Diabetes symptoms are determined primarily by the type and stage of diabetes. For instance, the onset of type 1 symptoms usually begins abruptly.
Also, the symptoms of type 1 diabetes tend to occur much earlier (usually before age 30) than type 2.
On the other hand, the symptoms of type 2 diabetes usually occur gradually.
In the first ten years or so of the disease, symptoms develop gradually and may not even be noticeable.
Type 2 is the more common form of diabetes mellitus and affects approximately 90% of all diabetic patients. It also tends to occur later (after age 40) and peaks between ages 60 to 65. During its early stages, there may be no noticeable signs of diabetes. Some patients may only discover that they have this condition during routine medical check-up.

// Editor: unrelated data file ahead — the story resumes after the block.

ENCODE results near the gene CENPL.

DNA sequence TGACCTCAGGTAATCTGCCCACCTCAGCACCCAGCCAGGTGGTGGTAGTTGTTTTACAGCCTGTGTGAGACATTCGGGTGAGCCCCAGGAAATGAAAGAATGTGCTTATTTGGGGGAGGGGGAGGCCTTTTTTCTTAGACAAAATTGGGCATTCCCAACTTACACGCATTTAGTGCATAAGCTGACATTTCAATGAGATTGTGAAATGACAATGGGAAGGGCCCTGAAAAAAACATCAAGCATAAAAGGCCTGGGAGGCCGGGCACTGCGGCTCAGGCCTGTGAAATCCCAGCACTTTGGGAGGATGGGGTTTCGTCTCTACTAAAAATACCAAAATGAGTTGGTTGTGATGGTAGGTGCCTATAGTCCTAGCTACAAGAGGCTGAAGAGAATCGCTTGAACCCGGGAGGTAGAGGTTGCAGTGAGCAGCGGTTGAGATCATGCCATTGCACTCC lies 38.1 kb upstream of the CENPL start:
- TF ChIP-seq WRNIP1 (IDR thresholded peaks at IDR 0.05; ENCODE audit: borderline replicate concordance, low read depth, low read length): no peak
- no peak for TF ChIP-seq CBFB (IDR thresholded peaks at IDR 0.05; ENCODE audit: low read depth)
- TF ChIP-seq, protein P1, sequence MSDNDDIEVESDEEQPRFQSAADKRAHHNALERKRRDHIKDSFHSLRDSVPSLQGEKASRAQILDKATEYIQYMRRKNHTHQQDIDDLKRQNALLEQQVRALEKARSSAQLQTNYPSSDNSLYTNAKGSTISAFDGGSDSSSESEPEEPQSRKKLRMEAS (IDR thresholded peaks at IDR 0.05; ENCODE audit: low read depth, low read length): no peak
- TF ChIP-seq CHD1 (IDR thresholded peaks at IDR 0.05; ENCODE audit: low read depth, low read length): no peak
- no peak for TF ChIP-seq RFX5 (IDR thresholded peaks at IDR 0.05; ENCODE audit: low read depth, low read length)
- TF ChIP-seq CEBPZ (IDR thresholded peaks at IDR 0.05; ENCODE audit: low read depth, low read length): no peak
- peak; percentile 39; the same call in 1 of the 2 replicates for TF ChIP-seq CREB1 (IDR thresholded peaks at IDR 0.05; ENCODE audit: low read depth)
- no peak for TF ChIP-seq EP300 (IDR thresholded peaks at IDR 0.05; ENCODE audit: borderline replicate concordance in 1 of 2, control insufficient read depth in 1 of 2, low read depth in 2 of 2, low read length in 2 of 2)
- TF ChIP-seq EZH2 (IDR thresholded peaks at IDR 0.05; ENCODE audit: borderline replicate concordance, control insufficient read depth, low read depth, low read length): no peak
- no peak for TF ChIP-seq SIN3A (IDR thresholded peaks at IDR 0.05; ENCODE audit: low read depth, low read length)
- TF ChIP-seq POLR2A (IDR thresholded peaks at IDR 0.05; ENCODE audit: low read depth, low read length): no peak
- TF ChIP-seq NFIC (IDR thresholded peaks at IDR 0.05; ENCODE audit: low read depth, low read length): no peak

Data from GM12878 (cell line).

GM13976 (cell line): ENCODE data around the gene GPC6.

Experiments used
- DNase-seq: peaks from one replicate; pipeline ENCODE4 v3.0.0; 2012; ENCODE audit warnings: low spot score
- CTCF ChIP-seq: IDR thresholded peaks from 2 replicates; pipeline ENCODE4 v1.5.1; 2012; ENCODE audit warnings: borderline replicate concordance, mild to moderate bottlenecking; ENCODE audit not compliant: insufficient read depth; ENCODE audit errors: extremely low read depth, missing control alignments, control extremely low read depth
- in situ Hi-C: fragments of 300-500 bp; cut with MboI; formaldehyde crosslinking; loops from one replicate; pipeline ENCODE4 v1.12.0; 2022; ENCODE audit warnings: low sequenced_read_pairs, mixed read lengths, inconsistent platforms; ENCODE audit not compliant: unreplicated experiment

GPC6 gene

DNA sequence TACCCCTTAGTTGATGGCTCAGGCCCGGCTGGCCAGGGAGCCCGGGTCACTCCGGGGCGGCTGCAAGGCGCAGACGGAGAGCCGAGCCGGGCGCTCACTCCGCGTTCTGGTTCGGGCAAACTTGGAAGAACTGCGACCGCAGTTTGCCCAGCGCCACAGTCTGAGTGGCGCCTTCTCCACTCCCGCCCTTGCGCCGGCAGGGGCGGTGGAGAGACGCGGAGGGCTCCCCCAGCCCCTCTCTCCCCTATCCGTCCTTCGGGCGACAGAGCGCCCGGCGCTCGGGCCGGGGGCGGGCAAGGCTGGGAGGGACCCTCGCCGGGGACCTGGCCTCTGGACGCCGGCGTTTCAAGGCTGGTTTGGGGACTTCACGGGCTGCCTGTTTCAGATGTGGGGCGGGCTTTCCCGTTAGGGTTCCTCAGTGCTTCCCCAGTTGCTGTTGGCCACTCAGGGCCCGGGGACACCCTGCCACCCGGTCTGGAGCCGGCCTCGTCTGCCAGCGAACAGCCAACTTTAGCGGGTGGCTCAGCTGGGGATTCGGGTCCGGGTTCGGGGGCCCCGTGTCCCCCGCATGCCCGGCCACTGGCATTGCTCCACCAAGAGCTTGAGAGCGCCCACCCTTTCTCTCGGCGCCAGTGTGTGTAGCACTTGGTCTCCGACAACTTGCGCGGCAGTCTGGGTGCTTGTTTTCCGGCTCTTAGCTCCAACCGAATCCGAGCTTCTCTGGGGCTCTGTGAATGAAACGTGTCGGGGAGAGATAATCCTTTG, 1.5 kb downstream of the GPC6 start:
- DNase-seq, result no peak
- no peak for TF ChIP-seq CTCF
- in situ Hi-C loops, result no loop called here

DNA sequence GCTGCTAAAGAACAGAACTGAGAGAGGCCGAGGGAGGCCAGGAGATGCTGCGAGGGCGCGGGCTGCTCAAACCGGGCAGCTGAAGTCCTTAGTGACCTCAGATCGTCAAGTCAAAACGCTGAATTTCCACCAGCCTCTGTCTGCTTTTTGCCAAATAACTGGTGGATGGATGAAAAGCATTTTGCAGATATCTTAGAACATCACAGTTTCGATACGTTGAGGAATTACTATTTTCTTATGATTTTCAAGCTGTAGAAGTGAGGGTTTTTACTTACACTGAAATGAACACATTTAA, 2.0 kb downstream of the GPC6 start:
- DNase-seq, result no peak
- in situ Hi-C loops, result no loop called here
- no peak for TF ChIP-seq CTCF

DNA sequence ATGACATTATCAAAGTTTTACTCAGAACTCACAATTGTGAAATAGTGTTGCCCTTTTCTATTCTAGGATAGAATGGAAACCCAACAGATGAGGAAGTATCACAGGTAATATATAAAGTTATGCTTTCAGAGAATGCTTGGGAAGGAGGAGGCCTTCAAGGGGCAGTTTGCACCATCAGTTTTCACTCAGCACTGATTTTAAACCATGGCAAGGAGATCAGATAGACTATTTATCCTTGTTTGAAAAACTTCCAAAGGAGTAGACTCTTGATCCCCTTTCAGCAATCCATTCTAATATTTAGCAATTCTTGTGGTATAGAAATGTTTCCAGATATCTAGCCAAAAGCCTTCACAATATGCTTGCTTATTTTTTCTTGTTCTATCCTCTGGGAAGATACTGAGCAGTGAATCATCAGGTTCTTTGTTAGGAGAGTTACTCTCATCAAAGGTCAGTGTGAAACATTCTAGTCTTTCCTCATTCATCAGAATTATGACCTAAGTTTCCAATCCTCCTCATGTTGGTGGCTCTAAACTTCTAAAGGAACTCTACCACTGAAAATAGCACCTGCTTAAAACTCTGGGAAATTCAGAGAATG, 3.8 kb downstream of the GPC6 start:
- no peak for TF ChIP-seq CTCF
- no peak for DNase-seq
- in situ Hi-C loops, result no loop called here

This underscores the importance of having regular (at least annual) medical evaluations. Diseases can be detected much earlier, which helps to facilitate more effective treatment and/ or management of certain conditions, such as diabetes mellitus.
During its early stages, when the symptoms of diabetes have not yet been manifested, there can be considerable damage to the body's organs. In some cases, when diabetes symptoms become noticeable, the damage to some organs can be so extensive that treatment or management becomes much more difficult. For instance, there could be irreversible damage to the eyes, heart and kidneys.
When the body has inadequate amounts of insulin or is unable to effectively use insulin, the metabolism of protein, fat and carbohydrate is affected. Classic diabetes symptoms include the following:
If you experience a number of the above "classic" diabetes symptoms, please check with your doctor. It is always advisable to check with your doctor regularly (at least once a year) for a full medical evaluation. This will increase the chances of early detection of diabetes mellitus (and other diseases); even before the classic diabetes symptoms become noticeable.